Catch Wrestling


Catch wrestling is a popular style of wrestling with origins in a variety of styles, most notably those of Lancashire, England, collar-and-elbow, and "catch-as-catch-can" (which is the immediate source of its name). Making the leap from recreational pastime to spectator sport, it is the ancestor of modern professional wrestling and mixed martial arts competitons.

Folk wrestling has a long pedigree in the United States, famous practitioners of such folk wrestling have included US Presidents George Washington (collar and elbow), Abraham Lincoln (catch-as-catch-can), and Teddy Roosevelt. The immediate source for these styles was British Cornish and Lancashire.

Catch wrestling became immensely popular across both sides of the Atlantic, especially in the carnivals in the United states of America during the late 19th and early 20th century. The carnival's wrestlers would challenge the locals as part of the carnival's "athletic show" and the locals would have their chance to win a cash reward if they could defeat the carnival's strongman by a pin or a submission.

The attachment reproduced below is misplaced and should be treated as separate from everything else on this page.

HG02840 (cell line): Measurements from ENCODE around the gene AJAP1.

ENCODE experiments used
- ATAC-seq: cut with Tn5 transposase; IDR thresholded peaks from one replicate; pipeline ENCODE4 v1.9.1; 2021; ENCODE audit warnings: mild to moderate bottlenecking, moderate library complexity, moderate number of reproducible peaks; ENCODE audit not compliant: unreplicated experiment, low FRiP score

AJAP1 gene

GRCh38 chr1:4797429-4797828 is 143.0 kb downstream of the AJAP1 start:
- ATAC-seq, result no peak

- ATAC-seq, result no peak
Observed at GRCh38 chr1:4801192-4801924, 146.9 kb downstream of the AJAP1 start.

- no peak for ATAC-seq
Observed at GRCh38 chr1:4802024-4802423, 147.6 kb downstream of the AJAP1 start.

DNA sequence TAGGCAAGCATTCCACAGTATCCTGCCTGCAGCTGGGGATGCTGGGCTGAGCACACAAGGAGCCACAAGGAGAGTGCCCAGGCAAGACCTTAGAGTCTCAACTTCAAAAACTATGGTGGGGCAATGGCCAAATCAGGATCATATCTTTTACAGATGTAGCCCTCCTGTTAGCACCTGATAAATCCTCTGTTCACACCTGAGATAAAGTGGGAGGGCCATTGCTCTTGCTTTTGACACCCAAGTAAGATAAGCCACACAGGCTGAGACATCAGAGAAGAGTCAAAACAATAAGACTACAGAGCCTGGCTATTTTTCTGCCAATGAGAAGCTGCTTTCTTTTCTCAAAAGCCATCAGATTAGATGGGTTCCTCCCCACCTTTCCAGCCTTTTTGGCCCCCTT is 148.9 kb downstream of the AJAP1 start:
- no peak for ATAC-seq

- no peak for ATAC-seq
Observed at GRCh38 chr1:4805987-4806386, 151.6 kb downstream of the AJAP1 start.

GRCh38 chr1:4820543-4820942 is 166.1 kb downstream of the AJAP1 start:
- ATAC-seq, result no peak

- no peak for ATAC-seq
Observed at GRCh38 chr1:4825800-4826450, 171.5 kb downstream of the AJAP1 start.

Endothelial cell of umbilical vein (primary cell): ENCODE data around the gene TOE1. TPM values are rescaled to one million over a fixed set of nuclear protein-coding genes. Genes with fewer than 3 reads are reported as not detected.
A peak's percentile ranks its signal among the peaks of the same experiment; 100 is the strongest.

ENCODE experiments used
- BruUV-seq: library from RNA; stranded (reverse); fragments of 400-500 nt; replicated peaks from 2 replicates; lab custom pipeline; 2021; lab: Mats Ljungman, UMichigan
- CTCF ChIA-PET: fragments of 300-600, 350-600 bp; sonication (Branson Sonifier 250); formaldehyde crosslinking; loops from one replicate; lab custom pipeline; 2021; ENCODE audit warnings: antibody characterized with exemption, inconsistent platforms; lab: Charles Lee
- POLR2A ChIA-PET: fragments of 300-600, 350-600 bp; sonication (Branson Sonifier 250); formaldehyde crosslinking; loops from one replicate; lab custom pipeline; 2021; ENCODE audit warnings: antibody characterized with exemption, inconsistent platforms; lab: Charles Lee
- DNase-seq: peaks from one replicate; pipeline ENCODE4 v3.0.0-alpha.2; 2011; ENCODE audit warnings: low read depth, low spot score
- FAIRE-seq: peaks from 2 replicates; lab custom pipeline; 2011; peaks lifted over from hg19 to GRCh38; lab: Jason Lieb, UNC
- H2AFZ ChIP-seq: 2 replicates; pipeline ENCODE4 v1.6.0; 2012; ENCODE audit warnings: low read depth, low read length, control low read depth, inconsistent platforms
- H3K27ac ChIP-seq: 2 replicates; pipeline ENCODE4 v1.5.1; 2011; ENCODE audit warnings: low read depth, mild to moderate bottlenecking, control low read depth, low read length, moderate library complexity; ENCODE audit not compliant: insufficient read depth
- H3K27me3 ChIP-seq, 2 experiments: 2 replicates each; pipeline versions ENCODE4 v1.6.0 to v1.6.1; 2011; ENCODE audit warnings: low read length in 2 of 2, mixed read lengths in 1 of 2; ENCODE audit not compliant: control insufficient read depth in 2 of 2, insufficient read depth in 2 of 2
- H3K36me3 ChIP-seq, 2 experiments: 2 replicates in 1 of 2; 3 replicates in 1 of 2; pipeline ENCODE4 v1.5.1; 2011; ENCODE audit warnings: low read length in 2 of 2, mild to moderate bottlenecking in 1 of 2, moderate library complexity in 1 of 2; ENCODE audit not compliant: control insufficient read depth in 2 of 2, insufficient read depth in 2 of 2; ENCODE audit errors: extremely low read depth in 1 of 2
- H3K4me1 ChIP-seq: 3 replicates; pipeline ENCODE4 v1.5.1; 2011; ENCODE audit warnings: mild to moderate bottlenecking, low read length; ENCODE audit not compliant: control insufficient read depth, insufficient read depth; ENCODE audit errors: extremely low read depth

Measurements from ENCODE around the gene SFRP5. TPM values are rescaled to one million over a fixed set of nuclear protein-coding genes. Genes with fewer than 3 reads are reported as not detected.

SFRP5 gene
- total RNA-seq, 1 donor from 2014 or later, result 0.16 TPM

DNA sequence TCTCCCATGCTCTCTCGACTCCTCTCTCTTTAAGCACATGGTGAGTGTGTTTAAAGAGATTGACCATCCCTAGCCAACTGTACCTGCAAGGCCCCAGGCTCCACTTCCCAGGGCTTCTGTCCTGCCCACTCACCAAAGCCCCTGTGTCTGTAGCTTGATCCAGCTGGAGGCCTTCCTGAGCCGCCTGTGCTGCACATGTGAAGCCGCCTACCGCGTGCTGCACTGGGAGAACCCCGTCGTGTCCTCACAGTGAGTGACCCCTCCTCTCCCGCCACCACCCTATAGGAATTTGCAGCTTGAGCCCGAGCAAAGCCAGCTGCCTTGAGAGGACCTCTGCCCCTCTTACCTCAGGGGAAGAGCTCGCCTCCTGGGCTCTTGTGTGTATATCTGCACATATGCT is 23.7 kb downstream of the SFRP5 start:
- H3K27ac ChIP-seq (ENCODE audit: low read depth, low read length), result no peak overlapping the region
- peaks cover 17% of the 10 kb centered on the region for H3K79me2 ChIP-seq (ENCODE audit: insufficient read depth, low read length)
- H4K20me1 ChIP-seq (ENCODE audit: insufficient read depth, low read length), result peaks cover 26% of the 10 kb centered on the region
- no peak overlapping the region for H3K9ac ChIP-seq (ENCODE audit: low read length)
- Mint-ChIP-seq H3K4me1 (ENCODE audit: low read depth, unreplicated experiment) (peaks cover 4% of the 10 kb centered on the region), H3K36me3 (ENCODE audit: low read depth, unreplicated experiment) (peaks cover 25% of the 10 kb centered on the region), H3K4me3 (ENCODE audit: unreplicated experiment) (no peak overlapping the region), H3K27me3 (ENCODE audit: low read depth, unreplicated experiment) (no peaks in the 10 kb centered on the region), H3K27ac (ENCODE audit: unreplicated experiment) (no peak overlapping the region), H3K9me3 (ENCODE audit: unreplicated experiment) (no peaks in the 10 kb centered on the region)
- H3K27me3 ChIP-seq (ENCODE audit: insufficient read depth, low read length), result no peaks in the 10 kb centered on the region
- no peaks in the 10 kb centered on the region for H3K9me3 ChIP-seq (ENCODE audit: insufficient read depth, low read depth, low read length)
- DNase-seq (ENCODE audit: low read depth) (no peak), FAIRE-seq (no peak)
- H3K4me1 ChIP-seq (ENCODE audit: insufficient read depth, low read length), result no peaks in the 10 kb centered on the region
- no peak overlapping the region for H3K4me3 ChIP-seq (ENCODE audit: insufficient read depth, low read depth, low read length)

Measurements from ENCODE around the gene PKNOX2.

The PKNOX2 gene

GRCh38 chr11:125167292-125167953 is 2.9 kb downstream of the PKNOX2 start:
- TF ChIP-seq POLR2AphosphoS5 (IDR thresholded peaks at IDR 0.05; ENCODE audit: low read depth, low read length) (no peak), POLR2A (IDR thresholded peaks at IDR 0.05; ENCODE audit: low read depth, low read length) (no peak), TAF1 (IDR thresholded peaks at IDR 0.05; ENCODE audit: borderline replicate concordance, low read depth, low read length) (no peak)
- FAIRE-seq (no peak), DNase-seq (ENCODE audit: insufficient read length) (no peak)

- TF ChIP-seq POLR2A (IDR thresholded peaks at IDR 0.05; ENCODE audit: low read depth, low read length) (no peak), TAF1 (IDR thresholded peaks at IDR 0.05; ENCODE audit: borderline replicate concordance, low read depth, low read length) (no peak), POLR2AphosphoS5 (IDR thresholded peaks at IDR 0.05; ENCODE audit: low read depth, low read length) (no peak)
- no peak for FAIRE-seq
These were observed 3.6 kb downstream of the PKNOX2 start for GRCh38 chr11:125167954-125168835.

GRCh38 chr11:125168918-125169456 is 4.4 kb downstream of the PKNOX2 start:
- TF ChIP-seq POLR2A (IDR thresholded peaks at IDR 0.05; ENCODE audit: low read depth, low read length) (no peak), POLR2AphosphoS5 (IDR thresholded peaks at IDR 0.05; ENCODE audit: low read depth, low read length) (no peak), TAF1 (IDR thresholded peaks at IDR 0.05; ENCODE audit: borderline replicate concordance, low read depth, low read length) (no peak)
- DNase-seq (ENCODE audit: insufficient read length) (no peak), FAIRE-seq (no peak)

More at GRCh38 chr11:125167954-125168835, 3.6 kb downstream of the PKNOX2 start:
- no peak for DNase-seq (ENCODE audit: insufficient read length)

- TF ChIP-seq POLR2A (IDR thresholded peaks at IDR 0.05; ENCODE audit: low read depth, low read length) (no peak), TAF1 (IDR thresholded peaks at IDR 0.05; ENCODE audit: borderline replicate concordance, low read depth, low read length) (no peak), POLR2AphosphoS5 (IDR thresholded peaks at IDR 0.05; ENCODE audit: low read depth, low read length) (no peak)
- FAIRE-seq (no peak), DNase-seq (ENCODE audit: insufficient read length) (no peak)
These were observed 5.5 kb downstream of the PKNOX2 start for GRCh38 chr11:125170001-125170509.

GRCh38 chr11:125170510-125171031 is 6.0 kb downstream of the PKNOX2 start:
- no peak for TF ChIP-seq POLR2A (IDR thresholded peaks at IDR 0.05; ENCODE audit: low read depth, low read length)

This eventually led to the carnival's wrestlers preparing for the worst kind of unarmed assault and aiming to end the wrestling match with any tough local quickly and decisively (i.e. via submission). A hook was a technical submission which could end a match within seconds. As carnival wrestlers travelled they would meet with a variety of people, learning and using techniques from various folk wrestling disciplines, many of which were accessible due to a huge influx of immigrants in the United States during this era.

Catch wrestling contests also became immensely popular in Europe involving the likes of the Indian Champion Great Gama, Swiss champion John Lemm, Americans Frank Gotch, Ad Santel, Ed Lewis and Benjamin Roller, Mitsuyo Maeda from Japan and Estonian Georg Hackenschmidt. Travelling wrestlers and European tournaments brought together a variety of folk wrestling disiplines including the Indian variety of Pehlwani, Judo and Ju-Jitsu from Japan, Irish collar and elbow wrestling, etcetera. Each of these disiplines contributed to the development of catch wrestling in their own way.

Today Catch Wrestling is regarded as one the most effective martial training practice. Whether seeking a means to self defense, developing a professional fighting career, or just looking to stay in shape... there is no path as proficient then that of Catch Wrestling.